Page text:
The marsh fritillary is one of the UK’s most threatened butterfly species, affected by habitat loss and fragmentation. It was formerly common in the area around Stithians Lake but due to changes in land use the species has now become rare. The need to protect remaining habitat and restore former areas of habitat is becoming increasingly urgent to prevent it from becoming locally extinct. We are working with local landowners and volunteers to restore and manage areas of land by clearing overgrown willow and by planting more of the sole larval food plant (devil's bit scabious) that we grow in our nursery from locally sourced seed.
Working with our amazing volunteers we have cleared around 1.5 acres of land at Trelusback Farm, Penhalvean where a small population of marsh fritillaries already exists. Clearing this area has created an area 4 times larger than currently exists and should allow the population to expand considerably. We now need to employ a contractor to dredge a silted up drainage ditch, remove some larger trees adjacent to the ditch and to roughly level up the area that has already been cleared. Our volunteers will then plant out the devil's bit scabious plants that we raised in our nursery, providing more habitat for the butterflies to colonise next year.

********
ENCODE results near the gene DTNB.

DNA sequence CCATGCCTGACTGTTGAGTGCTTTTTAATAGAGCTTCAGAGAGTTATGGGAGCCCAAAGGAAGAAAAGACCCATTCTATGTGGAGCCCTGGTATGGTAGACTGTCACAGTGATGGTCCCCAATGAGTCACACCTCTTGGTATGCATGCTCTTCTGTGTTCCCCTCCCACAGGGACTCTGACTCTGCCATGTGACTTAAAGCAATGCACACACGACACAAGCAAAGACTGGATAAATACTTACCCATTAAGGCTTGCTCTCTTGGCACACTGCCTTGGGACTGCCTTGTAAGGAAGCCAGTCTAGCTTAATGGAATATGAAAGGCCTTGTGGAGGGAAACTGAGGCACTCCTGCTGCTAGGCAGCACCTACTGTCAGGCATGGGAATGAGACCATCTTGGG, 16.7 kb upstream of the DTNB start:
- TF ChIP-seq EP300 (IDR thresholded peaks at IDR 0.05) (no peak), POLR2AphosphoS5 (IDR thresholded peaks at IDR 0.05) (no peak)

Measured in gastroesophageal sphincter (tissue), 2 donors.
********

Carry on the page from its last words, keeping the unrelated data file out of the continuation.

We are the only organisation in the Stithians Lake area actively prioritising on the ground work to protect and restore habitat for the marsh fritillary butterfly. We work closely with the Cornwall Butterfly & Moth Society and researchers at the University of Exeter to discuss and decide on management decisions to improve the habitat. We also have a very dedicated group of local volunteers who care deeply about the local environment and commit their time to shaping and contributing to this initiative.